They met on the sand, slow waltzing to wavesong under a rainbow of stars and deciding love should last beyond forever.
Now he whispers those memories and her smile smooths the wrinkles of their pain.
He catches her last breath with a gossamer lasso and ties it to his heartbeat.
A.J. lives in Australia and wouldn’t mind being reincarnated as a kookaburra. She’s on Twitter at @manicol1.
Things I’ve done for money: collected cans for cash, sold chocolate, shoveled sidewalks after a snowstorm. Once I built an amusement park in the backyard and sold tickets. That was the summer Mom quit chemo.
I told jokes for a penny. She bought a hundred, and listened from her bed.
Jane Hertenstein wrote this story.
I felt her shake me, but settled further into slumber.
I heard the shrill of the alarm, screeching like a siren.
I felt the fog grow thicker, although someone shouted, “Clear!”
I heard the paddles crackle, felt the jolt on my chest, but couldn’t wrestle weariness.
Just five minutes more…
Jo Withers sleeps with one eye open. Her middle-grade sci-fi adventure will be published in April 2018.
I’ve thought of you so very often these past thirty years or more. In my head, I still hear your gentle tone and I feel the touch of your warm embrace.
Good memories last a lifetime. I’m coming to see you soon.
You never let me down.
You won’t now.
Jean lives in a village near Bath in the UK. She refuses to believe this is all there is.
What’s the word? A syllable sits on the tip of my tongue.
A machine beeps erratically. Voices. Shouting.
“Stay,” he begs, tears streaming down an unshaven face. But his touch is alien: bereft of warmth.
The machine pauses. Sudden silence. Overpowering.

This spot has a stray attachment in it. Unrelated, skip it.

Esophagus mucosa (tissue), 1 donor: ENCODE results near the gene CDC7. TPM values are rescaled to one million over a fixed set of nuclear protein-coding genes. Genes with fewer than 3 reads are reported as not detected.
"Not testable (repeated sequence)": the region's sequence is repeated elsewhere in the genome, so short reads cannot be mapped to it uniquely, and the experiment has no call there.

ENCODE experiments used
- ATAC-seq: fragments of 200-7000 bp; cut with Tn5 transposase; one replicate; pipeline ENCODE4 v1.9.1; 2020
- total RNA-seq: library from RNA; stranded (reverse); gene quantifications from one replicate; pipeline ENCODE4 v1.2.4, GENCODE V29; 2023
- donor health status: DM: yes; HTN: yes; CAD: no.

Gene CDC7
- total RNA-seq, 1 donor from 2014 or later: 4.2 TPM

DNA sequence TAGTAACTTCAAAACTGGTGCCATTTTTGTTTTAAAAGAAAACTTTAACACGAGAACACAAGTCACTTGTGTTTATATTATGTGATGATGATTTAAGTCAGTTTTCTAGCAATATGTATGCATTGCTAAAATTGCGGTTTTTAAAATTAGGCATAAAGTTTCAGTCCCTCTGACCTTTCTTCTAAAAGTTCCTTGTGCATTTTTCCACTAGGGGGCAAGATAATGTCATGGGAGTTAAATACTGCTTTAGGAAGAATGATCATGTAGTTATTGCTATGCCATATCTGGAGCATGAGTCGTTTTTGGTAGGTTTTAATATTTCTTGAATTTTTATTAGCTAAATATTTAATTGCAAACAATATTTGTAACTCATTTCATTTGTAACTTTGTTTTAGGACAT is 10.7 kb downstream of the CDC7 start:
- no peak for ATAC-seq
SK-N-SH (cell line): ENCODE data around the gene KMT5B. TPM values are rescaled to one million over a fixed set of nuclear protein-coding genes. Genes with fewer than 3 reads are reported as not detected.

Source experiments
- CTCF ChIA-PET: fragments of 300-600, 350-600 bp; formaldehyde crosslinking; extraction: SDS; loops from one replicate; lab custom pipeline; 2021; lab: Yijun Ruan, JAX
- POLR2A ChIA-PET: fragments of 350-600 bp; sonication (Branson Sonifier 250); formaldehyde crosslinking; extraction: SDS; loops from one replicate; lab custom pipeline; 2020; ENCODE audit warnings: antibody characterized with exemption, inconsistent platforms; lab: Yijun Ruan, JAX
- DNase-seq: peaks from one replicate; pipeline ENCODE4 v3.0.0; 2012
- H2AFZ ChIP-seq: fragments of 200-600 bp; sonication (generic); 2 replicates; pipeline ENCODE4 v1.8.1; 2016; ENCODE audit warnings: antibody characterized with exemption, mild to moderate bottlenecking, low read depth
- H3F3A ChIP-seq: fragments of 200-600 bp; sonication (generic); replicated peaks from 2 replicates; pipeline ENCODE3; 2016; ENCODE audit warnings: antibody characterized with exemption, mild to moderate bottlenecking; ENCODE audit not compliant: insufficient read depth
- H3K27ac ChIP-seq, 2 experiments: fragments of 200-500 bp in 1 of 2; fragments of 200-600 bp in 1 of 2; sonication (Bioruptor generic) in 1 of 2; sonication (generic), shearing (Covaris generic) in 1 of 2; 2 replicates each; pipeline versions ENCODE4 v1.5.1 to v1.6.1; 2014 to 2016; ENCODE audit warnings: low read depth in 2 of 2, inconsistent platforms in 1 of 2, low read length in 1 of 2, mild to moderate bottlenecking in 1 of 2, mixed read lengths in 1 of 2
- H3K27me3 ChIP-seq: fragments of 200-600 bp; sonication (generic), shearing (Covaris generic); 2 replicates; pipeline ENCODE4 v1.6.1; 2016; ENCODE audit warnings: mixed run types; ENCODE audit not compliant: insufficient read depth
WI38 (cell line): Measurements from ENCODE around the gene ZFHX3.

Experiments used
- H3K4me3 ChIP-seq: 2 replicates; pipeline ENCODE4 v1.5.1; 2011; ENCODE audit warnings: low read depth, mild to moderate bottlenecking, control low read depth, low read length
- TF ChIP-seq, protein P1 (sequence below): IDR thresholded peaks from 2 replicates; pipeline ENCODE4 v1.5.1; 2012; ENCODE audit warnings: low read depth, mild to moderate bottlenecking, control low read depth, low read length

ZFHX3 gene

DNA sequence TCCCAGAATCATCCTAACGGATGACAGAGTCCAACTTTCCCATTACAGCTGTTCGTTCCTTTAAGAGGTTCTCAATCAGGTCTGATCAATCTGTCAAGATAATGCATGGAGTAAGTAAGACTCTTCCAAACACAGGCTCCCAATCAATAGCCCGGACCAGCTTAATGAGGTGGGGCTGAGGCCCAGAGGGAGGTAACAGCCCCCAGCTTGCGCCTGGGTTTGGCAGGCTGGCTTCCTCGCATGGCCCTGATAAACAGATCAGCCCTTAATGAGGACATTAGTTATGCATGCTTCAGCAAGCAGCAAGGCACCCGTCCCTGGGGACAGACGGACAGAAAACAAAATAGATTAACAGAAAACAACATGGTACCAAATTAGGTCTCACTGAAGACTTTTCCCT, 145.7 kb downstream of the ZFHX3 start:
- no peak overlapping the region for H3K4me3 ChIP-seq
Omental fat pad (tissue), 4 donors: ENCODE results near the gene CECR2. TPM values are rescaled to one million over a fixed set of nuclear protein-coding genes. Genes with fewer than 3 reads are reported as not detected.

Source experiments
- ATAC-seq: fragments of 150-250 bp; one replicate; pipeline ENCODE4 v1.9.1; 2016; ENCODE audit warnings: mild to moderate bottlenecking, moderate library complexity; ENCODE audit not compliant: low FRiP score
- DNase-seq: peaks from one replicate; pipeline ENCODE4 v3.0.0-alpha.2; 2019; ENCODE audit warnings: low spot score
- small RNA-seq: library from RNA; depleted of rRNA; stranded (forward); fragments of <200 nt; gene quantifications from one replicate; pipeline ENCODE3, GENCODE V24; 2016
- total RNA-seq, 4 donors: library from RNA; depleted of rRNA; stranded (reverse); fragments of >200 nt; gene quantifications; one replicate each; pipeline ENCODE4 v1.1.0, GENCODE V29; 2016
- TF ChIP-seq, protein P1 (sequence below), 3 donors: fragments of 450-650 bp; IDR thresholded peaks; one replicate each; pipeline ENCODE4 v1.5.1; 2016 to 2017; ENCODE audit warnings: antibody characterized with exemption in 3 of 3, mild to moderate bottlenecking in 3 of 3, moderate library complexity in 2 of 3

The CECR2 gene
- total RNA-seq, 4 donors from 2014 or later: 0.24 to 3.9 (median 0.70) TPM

“Numb,” I whisper, as darkness falls.
Cadence Rage is a songwriter, animal rights activist, and caffeine-addicted weaver of speculative fiction. Currently working on her science-fantasy series, she also writes poetry and flash fiction at cadencerage.wordpress.com
If she had known,
she might have answered her telephone,
let the dog out one more time,
refilled his bowl.
She would’ve worn a newer nightgown.
As it was,
she was just so
tired, so bone-heavy
She turned on the television,
crawled beneath her comforter, took
Jennifer L. Freed writes mostly poetry, and occasionally some micro fiction. Other work can be seen at jfreed.weebly.com.
Death did not come easy to Julian Baxter. Then again, neither did life.
For three long days he lay prostrate on a cold tile floor, reliving precious memories and praying to a God he wasn’t sure he believed in for peace, a full bottle of painkillers just beyond his reach.
Whether reading or writing, Donna finds micro fiction to be the perfect answer to her short attention span.
i feel better now they give me pills and not hook me to the clicky box.
Im going to a differnt place so i must be getting better.
almost evryone looks happy around me. i will miss them.
even the mean nite nurse sed hes glad im going to hosspess.
Kevin Ivan Smith is helping move a laboratory by day and recovering from it by night.
I’ve taken a sudden interest in my unread copy of Emily Dickenson’s Complete Poems. Part Four: Time and Eternity, specifically.
Reading is uncomfortable. The beeping of machines; the itchy bedding; the chemical-scented air. Yet I still turn the pages, IV in my arm, knowing that eternity is awaiting me, too.
Jane Danforth is a high school senior who would rather be writing fiction than college essays.
“Death comes for us all little one, and I’m so tired. I can’t keep running away anymore.”
His tiny fingers slid in between my own, tears dripping from his nose onto the back of his hand in rhythm with the heart monitor.
“Dad, can’t you keep running a little longer?”
Alex is a student at the University of Victoria. He divides his day into two parts: the hours when he has something to write about, and the hours where he has nothing left to say.